I had to throw away my entire life’s education and work experience to teach myself how to make jewelry and paintings to sell to tourists on the beach. I went from working within the halls of Harvard and for former President Jimmy Carter, to spending my days alongside struggling artists, drunks, addicts, the homeless and tourists, lucky to make it home with a few bucks in my pocket.

It was humbling, to say the least, and profoundly educational. But every day ended with a gloriously colorful and radiant Venice Beach sunset, adding to the inspiration that has gotten me to where I am today.

We’d love to hear more about what you do.
I generally try not to put myself in a categorical box, so it’s hard to say what exactly my artistic focus is. I consciously try to diversify my body of work, never painting the same thing twice, and cover a very broad array of subject matters.

I like to paint different subjects within a series of work as well, like Super Hero Surfers, local iconic landscapes like the Venice and Santa Monica Piers, the Venice Canals and the Venice Sign, landscapes from my personal travels abroad, portraits of my musical heroes, portraits of endangered species, etc. I dabble in politics, tackling themes like the Israeli/Palestinian Conflict, Child Soldiers, Climate Change, Political Corruption, and Human Rights.

I also enjoy playing around in the world of abstract expressionism. As much as I love to paint, photography has also been an important part of my life, and I try to use my photographs as much as possible as painting subjects. Much of my work focuses on street photography, sports, like surfing and skateboarding, as well as travel and landscape photography.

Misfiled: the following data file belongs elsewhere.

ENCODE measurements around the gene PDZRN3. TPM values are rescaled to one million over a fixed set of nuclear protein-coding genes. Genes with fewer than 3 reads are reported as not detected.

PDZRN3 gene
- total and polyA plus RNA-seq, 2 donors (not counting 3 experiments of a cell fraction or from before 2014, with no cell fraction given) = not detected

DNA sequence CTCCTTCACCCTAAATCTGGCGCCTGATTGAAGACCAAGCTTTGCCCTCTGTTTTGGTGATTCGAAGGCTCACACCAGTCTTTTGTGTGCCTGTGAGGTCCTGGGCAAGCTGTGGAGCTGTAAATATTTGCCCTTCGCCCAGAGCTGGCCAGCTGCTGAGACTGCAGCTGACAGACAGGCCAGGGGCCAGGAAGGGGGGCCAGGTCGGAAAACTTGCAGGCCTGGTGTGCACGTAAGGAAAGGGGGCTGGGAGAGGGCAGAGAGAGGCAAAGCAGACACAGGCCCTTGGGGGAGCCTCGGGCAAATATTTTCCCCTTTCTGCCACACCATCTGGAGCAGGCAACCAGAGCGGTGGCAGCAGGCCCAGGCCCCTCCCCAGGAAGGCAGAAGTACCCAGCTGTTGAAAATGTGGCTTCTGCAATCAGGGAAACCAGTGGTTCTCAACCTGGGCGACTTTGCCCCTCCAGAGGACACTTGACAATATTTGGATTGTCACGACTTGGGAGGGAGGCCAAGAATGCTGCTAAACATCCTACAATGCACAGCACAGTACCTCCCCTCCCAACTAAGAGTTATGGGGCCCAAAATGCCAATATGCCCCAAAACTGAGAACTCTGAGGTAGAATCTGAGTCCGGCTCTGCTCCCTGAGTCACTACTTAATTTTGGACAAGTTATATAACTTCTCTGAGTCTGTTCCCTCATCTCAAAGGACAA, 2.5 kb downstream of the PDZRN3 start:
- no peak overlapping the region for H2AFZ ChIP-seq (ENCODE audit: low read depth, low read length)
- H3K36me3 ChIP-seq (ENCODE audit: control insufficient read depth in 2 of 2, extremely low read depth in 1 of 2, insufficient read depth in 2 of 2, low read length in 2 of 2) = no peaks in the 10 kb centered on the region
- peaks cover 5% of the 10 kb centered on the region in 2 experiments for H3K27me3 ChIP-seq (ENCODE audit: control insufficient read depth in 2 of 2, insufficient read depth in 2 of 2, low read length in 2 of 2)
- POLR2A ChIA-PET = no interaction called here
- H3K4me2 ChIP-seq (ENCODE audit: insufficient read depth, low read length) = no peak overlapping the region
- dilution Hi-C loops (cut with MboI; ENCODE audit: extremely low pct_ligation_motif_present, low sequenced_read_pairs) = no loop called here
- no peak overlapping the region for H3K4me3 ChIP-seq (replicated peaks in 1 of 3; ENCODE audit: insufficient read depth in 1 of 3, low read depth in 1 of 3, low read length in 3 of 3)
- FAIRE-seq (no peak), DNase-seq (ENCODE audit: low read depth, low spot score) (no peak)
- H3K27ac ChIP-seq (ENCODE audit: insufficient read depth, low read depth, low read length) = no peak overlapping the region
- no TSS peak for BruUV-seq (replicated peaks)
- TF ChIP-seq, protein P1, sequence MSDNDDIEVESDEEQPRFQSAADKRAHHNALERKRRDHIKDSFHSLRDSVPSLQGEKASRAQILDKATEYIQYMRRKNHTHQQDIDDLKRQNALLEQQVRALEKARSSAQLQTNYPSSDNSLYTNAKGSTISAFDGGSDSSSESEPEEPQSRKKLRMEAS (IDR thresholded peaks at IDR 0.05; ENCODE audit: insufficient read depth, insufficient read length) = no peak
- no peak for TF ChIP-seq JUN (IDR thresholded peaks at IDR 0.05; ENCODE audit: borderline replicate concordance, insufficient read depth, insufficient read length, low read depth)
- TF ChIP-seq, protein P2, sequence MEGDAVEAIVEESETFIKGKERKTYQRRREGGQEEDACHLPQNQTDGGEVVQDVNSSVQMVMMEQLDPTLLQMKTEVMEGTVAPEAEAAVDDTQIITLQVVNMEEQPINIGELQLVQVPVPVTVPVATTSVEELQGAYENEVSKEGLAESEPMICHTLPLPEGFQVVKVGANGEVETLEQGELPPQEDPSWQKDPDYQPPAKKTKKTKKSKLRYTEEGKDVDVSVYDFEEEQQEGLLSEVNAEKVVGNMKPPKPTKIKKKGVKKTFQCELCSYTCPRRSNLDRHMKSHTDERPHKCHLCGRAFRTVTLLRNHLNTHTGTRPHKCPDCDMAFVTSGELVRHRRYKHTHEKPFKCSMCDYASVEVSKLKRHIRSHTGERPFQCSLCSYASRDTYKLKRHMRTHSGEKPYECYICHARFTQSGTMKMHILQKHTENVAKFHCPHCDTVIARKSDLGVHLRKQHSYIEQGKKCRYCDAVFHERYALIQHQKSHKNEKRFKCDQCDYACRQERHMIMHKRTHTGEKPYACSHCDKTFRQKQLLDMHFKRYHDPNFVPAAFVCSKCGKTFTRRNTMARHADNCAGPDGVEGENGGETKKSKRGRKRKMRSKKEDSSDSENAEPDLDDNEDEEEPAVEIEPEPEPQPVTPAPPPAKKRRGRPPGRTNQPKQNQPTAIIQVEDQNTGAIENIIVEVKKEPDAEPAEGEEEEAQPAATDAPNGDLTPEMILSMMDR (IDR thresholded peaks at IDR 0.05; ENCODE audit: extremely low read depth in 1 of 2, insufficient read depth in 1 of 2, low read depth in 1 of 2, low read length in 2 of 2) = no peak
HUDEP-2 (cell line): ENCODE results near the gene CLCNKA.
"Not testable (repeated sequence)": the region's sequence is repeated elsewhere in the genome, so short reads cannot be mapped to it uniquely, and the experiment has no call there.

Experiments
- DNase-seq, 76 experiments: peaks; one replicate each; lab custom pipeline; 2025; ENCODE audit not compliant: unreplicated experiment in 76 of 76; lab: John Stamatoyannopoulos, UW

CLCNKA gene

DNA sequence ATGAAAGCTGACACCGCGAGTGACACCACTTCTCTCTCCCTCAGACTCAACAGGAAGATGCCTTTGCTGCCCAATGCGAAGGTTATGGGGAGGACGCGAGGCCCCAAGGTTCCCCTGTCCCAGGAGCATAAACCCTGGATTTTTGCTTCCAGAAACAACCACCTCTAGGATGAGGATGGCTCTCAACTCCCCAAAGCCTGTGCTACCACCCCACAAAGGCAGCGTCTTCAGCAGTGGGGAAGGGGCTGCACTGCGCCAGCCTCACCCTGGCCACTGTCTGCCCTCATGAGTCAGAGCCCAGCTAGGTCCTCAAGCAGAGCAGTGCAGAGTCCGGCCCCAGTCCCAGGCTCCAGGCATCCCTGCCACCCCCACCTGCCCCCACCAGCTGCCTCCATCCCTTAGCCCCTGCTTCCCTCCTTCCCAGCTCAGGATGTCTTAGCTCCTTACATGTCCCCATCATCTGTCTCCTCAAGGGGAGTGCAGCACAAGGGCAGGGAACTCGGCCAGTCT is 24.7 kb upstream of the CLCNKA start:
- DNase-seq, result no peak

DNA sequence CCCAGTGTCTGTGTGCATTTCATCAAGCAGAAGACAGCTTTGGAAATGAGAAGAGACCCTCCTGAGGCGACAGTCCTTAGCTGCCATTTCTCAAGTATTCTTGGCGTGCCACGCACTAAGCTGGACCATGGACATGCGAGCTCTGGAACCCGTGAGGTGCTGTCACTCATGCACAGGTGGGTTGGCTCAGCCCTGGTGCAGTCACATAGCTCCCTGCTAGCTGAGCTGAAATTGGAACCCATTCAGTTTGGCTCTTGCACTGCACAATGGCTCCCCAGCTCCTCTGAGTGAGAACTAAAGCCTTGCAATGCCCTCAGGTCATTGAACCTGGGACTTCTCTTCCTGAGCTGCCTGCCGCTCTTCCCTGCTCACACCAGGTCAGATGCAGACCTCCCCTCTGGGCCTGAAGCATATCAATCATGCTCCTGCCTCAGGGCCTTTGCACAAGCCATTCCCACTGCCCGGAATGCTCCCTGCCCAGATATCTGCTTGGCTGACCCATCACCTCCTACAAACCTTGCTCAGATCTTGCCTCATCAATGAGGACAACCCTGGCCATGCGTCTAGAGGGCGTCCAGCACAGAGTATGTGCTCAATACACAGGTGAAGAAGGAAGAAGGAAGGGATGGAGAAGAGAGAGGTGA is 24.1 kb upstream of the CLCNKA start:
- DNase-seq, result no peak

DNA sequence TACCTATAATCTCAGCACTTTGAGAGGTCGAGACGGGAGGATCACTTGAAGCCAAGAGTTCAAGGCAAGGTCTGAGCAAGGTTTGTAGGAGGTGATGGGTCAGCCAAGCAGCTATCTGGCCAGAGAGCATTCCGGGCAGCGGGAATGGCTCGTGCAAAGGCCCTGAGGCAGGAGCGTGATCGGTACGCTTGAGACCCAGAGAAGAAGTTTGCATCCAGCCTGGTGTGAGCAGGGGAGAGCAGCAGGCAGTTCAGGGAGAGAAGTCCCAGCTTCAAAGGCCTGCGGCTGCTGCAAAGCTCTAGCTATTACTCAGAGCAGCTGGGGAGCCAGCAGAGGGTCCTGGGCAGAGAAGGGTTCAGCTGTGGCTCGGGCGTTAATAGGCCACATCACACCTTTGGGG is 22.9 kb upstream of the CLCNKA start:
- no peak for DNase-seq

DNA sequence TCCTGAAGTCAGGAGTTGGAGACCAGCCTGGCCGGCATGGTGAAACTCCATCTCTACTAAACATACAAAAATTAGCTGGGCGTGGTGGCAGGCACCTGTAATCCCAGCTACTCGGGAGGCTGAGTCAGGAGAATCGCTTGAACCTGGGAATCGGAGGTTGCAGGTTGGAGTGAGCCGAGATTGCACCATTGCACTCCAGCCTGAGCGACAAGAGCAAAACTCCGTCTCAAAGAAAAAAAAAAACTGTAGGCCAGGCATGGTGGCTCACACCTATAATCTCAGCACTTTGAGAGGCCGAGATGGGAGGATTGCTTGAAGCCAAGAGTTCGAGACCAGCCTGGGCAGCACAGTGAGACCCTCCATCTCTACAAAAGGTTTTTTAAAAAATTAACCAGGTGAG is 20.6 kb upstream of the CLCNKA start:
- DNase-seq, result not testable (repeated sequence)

I currently sell my original and print work out of my studio gallery in Santa Monica, and also have a permanent display of canvas prints for sale at the Rose Collective on 4th and Rose Avenue in Venice, as well as on my website, I regularly participate in the Venice Art Crawl, as well as other group shows around the Los Angeles area.

I am constantly looking for opportunities to show, and am currently looking for outdoor and indoor mural opportunities and would like to venture into the clothing and apparel industry, possibly starting my own brand.

Is there a characteristic or quality that you feel is essential to success?
Self-confidence, in that I do not care at all if people like or dislike my work. It’s very personal to me, like music. I know what I like, and it’s just fine with me if you don’t like it.

As far as I’m concerned, everyone is an artist; it’s just a matter of recognizing that fact, owning it, and then sharing it with the world. I can’t tell you how many times people have told me that they aren’t artists, that they can’t draw or paint. I always ask them if they have ever tried, and the answer is inevitably no.

Well, you don’t know until you try. So, having the confidence to try something new, to do something different, regardless of what others think, is the key to my success. I paint for my own happiness, and I guess I’m just lucky that other people enjoy it too, and even luckier when they buy it!


  • Matted photo prints – 11″x14″ $50
  • Giclee Prints on Canvas (various sizes) – 8″x12″ to 40″x60″ – $75-$375
  • Original Paintings – $500-$8,000